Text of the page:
Congratulations to Katalin Karikó and Anne Schuchat 2023 Fries Prize for Improving Health Recipients

Yesterday I was excited to attend the Fries Prize for Improving Health award ceremony at the American Public Health Association’s (APHA) opening session. This year’s Fries Prize recipients are Katalin Karikó, PhD, and Anne Schuchat, MD (RADM, USPHS, RET). Both women are so inspiring and fearless. Millions of people have been positively impacted by their commitment and passion for saving and improving lives.

Dr. Karikó, biochemist and researcher best known for her contributions to mRNA technology, was also awarded the 2023 Nobel Prize in Physiology or Medicine this year. Karikó and her research partner, Drew Weissman, MD, PhD, with whom she shares the Nobel Prize, laid the foundation for the COVID-19 vaccines.

Karikó is a professor at the University of Szeged and adjunct professor at the Perelman School of Medicine, University of Pennsylvania, where she has worked for 24 years. For four decades, her research has focused on RNA mediated mechanisms with the ultimate goal of developing in vitro-transcribed mRNA for protein therapy. Her discovery of the mRNA technology used to rapidly develop the COVID vaccine changed the course of the COVID-19 pandemic and paved the way for mRNA treatments for a large number of other acute and chronic diseases.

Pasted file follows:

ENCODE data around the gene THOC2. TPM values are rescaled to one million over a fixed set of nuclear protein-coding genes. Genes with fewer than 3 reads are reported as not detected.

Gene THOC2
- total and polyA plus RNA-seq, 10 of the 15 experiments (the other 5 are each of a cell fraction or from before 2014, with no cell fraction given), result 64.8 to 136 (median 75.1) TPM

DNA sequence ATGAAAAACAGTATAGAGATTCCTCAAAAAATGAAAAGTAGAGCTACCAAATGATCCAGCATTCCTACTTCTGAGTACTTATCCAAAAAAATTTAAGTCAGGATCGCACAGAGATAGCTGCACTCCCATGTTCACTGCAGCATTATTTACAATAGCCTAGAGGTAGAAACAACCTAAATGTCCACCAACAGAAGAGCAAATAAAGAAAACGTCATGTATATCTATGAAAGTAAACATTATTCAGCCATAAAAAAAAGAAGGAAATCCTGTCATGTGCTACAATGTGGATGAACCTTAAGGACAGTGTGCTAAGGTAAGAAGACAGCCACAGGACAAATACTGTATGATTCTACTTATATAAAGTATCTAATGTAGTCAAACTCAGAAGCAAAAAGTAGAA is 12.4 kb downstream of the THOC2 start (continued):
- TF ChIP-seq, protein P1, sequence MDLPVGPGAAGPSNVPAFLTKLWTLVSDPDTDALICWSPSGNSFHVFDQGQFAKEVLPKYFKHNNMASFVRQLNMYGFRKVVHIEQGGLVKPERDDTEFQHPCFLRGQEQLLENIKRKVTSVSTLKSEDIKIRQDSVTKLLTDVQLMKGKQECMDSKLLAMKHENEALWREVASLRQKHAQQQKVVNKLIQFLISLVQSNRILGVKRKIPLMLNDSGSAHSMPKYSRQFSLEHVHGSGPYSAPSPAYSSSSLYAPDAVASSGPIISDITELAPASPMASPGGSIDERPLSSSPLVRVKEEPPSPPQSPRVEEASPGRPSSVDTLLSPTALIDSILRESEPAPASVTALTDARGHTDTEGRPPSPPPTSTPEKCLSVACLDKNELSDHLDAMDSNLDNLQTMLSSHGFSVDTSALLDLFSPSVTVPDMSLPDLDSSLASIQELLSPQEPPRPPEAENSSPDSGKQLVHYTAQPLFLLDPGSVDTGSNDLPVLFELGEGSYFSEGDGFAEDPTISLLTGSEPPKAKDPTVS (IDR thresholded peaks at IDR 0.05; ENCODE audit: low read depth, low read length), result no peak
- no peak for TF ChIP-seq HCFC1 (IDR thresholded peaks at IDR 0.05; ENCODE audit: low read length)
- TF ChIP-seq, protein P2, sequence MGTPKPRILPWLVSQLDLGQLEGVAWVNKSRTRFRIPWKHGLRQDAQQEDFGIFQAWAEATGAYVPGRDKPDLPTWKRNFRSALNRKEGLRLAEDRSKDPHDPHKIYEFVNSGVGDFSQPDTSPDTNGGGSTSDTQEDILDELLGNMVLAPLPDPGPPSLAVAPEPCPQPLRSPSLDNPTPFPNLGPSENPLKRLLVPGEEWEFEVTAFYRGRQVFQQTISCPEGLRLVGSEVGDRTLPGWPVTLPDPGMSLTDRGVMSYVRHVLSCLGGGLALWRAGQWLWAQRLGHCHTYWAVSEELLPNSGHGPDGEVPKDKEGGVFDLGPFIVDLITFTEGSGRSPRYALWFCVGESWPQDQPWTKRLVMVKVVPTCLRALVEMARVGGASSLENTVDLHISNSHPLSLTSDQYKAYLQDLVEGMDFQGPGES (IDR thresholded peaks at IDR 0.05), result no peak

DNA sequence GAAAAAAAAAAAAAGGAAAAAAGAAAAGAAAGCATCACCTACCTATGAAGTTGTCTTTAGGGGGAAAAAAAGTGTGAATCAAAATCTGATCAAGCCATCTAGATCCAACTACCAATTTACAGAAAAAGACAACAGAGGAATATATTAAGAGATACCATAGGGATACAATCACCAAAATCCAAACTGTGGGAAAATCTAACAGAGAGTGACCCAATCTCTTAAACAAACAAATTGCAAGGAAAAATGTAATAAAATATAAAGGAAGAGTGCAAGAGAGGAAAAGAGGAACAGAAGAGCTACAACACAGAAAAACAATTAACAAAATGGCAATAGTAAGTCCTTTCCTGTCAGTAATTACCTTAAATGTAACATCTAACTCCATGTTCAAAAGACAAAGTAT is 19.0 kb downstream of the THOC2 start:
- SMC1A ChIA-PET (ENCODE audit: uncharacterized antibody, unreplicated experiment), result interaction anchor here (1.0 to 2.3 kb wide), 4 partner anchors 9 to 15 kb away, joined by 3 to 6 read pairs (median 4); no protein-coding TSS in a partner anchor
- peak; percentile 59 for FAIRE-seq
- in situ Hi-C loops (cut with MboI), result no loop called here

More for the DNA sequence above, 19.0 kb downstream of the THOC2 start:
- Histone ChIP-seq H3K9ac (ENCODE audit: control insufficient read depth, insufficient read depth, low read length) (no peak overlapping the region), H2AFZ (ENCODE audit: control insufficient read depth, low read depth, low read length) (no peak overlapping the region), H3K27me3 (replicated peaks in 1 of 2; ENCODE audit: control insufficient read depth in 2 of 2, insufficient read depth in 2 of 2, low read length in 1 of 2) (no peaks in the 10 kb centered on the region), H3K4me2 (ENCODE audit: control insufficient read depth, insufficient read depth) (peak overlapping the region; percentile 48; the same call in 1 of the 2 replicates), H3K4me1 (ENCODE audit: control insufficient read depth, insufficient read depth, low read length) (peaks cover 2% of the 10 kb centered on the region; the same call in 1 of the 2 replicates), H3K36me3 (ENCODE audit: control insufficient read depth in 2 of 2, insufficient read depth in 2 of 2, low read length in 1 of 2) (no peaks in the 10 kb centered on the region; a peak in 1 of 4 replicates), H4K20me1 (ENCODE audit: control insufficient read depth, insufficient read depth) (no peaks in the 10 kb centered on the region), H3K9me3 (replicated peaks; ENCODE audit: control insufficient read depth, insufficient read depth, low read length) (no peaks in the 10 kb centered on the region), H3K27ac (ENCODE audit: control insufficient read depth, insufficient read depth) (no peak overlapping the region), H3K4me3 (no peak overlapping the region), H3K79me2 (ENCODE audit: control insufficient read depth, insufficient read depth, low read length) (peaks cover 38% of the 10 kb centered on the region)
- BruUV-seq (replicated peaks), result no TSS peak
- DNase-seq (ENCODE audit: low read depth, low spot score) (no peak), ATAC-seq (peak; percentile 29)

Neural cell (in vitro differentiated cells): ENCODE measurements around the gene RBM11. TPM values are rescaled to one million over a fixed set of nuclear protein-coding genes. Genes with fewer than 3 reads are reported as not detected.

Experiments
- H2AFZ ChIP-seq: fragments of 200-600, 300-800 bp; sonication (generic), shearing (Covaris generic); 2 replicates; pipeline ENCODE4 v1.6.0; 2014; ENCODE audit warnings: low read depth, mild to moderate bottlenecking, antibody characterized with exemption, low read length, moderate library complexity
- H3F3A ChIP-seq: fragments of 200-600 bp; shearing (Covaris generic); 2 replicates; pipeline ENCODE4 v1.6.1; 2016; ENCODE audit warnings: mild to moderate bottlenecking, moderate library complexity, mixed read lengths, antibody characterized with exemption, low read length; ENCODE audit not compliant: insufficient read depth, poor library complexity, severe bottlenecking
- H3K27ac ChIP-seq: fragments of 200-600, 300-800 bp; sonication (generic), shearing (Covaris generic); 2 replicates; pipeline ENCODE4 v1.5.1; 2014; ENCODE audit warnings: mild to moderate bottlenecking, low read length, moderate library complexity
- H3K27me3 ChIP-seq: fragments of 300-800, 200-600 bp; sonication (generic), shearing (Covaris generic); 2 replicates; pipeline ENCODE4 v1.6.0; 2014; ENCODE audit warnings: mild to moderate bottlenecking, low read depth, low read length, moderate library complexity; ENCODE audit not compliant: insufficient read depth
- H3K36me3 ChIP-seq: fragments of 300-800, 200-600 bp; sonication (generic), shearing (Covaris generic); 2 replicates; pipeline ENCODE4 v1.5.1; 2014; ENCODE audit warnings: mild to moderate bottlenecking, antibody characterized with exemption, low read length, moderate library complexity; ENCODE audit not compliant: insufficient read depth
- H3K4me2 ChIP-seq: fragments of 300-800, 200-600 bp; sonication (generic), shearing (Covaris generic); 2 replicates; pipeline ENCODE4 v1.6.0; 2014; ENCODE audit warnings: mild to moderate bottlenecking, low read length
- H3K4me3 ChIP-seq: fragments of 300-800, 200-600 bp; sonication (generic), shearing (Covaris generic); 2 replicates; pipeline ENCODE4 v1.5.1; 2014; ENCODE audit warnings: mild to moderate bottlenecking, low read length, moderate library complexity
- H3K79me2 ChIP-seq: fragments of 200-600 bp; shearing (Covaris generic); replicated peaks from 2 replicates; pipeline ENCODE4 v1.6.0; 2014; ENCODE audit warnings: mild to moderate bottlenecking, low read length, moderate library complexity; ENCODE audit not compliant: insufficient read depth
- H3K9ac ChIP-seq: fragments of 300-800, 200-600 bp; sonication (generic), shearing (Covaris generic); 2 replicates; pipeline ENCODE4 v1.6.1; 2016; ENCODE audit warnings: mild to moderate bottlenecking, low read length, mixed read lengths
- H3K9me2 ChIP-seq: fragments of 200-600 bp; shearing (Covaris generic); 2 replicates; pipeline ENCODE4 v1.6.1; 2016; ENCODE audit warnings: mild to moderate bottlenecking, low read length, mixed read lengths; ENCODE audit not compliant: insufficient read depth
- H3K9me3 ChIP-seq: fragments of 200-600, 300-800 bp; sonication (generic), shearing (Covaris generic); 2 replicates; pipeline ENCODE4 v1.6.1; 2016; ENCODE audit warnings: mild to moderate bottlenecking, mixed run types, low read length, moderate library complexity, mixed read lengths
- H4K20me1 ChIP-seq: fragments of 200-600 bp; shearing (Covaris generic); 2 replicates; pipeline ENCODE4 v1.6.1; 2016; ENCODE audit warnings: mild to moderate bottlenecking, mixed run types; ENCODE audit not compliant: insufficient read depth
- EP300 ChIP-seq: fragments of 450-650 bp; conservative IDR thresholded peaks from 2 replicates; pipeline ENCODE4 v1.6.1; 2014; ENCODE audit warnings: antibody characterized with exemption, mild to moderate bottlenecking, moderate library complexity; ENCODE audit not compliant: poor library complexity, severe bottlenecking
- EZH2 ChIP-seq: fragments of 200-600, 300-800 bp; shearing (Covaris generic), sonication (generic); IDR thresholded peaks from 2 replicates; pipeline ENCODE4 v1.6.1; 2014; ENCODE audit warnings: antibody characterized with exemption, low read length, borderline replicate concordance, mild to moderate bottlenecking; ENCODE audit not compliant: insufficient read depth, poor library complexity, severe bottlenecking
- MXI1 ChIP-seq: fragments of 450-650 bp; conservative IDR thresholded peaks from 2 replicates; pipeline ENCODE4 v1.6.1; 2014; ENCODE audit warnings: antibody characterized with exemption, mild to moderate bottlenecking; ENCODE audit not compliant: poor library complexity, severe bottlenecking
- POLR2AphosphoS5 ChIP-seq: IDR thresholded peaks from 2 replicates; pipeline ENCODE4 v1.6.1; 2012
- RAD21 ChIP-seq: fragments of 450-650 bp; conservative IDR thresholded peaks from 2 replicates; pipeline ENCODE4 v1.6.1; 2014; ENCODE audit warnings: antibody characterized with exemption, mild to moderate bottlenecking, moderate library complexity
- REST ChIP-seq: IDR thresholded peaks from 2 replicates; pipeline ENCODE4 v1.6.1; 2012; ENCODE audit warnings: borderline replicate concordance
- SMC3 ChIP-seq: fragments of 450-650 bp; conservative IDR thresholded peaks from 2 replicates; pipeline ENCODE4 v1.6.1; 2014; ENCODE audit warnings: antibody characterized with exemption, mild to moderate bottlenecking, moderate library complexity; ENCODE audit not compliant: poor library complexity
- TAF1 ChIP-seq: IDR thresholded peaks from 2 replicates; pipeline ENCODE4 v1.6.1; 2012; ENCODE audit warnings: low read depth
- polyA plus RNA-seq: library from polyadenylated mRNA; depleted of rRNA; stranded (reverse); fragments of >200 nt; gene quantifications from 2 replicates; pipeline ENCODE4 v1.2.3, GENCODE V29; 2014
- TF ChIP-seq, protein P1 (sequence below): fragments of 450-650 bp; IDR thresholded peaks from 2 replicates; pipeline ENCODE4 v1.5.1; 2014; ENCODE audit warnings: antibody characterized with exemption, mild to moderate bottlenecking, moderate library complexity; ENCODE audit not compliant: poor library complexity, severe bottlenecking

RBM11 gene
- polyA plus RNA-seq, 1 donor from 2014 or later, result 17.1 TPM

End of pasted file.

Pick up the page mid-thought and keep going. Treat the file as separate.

During her 33 years at CDC, Dr. Schuchat’s roles included principal deputy director, acting CDC director, director of CDC’s National Center for Immunization and Respiratory Diseases (NCIRD), chief of the Respiratory Diseases branch and Epidemic Intelligence Service officer.

Dr. Schuchat played key roles in CDC emergency responses including the recent COVID-19 pandemic, the 2019 outbreak of E-cigarette or Vaping-associated Lung Injuries, the 2009 H1N1 pandemic influenza response, the 2003 SARS outbreak in Beijing and the 2001 bioterrorist anthrax response. Globally, she has worked on meningitis, pneumonia and Ebola vaccine trials in West Africa, conducted surveillance and prevention projects in South Africa, and served on the board of GAVI, the Vaccine Alliance. Schuchat is credited with saving thousands of babies in the United States by preventing neonatal Group B Streptococcal disease. During the decade she led the NCIRD, Schuchat emphasized tools for improved communications with parents to sustain childhood immunizations and supported the introduction of several new vaccines in the United States and around the world.

As Judy Monroe, MD, president and CEO of the CDC Foundation stated, “Drs. Karikó and Schuchat exemplify the true meaning of the Fries Prize for Improving Health—doing the most good for the most people,” and I could not agree more.

The CDC Foundation is honored to partner with the James F. and Sarah T. Fries Foundation to present the Fries Prize for Improving Health, each fall. Drs. Karikó and Schuchat join a long and distinguished list of Fries Prize recipients.

Diana Robelotto
Diana Robelotto Scalera is the director of alumni affairs for the CDC Foundation.